‘Appy Days: The Mick Box Column (No. 22)
This week, Mick tastes dodgy airline food, does more shows in Russia, experiences problems with his dongle (!), sees some cool films, despairs about gambling and gets his name misspelt. Oh, and goes on a bit about Spurs.
Just before I left for Russia, Rammstein received a five star review of their UK Wembley Arena performance,, and it was basically the same show that we saw in Hamburg, which is pretty spectacular. It starts with the two guitarists (Richard Kruspe and Paul Landers) smashing through a wall, closely followed by the vocalist Till Lindermann. A wall of fire ignites across the floor and then there are baby dolls suspended in mid air, with sinister green lasers shooting from their eyes. There is a foam machine that Lindermann straddles, and a boat that sails over the heads of the audience with one of the band members in it, and this is directed by the hands of the audience, much in the same way as stage divers do, as it is resting on their hands. There is an exploding tin bath and so many explosions and shooting fire that it is incredible.
Now here’s the bit that made me wonder, as it reports that a fan in a hoodie burst through security on to the stage, and Lindermann turned a flame thrower on him and the kid ran away with his clothing on fire. The stage hands doused him down with fire extinguishers. This must have been a plant, and part of the show, or they have some serious insurance. Still it is a very powerful show musically, and they have been successfully playing this industrial strength metal music now for 15 years. Two of Heep’s crew, Ian ‘Scampi’ Bintliff (tour manager/lighting engineer) and Christos (guitar tech/stage manager) went to see them in Manchester, and they came away suitably impressed for the second time.
Californian scientists think they may have discovered the part of the brain which makes people fear losing money. The author, Dr .Benedetto De Martino of the California Institute of Technology (Caltech), conducted an experiment which discovered that Amygdala is an area of the brain that is important for normal emotional responses, and for how we perceive our environment. It plays a subtle role in helping people to learn the attributes of good things and bad things. Most people have been found to have a bias against losses, but this study shows very clearly that when the Amygdala is damaged, this loss aversion disappears.
Well I am pleased to announce that the Amygdala part of my brain is fully intact, and untouched, as I was taught at a very early age by my mother (God rest her soul), that money was too hard to come by than to gamble it away. I have known some gamblers in my time, and it has always ended in tears. I do remember my first time in Las Vegas back in the early ’70s, when I played there with Heep. We stayed at the famous Caesar’s Palace Hotel and once checked into my room, I had a look around the millions of one arm bandits as we knew them to be, and eventually sat at a table, and watched a game of Black Jack, which I soon found out to be card game we played in the UK for fun, called Pontoon or 21.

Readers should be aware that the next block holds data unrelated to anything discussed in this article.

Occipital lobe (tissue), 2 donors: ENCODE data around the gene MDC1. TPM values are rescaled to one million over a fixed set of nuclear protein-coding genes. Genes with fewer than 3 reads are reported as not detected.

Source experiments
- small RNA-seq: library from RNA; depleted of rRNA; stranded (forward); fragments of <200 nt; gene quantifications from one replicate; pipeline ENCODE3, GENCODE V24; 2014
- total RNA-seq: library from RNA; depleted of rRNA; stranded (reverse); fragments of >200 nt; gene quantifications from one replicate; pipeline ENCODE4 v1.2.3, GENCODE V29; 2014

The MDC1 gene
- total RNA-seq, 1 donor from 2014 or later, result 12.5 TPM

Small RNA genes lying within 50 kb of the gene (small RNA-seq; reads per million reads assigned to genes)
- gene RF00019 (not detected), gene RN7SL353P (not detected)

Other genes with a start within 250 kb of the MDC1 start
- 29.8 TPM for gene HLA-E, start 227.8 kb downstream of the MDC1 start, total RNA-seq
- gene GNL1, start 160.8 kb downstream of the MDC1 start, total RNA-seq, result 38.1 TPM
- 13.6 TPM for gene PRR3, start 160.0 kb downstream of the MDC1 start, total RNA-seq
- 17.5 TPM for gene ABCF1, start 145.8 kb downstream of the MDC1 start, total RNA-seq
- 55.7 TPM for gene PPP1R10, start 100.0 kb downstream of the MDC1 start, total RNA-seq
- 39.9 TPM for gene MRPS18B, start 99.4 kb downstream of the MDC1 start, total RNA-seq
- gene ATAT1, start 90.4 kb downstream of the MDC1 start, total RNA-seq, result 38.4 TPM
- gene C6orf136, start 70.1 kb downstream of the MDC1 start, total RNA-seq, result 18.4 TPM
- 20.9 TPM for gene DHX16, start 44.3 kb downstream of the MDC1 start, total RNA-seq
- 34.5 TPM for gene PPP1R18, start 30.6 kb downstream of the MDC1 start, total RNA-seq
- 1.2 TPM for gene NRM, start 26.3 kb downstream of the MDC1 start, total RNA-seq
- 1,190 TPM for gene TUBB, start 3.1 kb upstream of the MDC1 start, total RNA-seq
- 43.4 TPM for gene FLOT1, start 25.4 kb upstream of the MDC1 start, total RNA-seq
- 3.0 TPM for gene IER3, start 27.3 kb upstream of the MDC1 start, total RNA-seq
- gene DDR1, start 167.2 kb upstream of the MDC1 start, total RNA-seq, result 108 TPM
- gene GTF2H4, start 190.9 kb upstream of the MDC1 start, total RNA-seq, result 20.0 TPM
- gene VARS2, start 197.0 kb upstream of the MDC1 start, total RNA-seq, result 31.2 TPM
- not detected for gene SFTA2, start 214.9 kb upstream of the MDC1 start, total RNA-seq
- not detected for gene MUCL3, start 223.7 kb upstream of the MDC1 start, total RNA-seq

I was there for quite a while observing, and there was a guy on the end of the table obviously down on his luck, and eventually one of the guys in a monkey suit and no neck, came over and had a word with him. The guy said he wanted to borrow some more money, but monkey suit said he had used all of his credit. The guy obviously beaten said okay, and he would go to his room. He was then informed that there had been a lock put on the door, and all of his belongings kept against what he owed. He then said he would just drive home then, but his car was also impounded against debts owed. He was a drained and sorrowful figure when he left the table, and it was horrible to watch. I remember also going to my room, and in the elevator I overheard two couples happily discussing what they had lost that evening. One guy was saying he had a great night and only dropped US$ 250, and the other guy said he was down US$ 750. Mum’s advice was always the best!
Back to our recent Russian trip, and boy did I have trouble sending last week’s blog from Russia on time. When we arrived on Sunday at the hotel in Yekaterinburg, the Wi Fi internet connection was down. I eventually managed to sweet talk a girl on reception, that if I put my information on a dongle, we could go to the business centre of the hotel, and put the dongle in their main frame computer, and send from there. For some reason, as I am writing this, I keep thinking there are some sexual overtones in the above sentences a la those Carry On films which starred Sid James and Barbara Windsor, but I can assure you it was all above board. After a quick dinner in a nearby restaurant, I went back to the hotel to try and do this. It turned out to be impossible, as all the computer would show was gobbledegook. We tried this many times, and after a couple of hours of trying, it was 3am and I gave up defeated. I notified Malcolm Dome of my plight, by sending a quick mail from my hand held HTC, and the promise of I will try in the morning. At 12 midday, the hotel Wi Fi luckily started working, so I was able to connect and send the blog. 12 midday in Yekaterinburg is 7am in the UK, as we were five hours ahead, so in the end the blog wasn’t too late.
Monday, February 15, 2010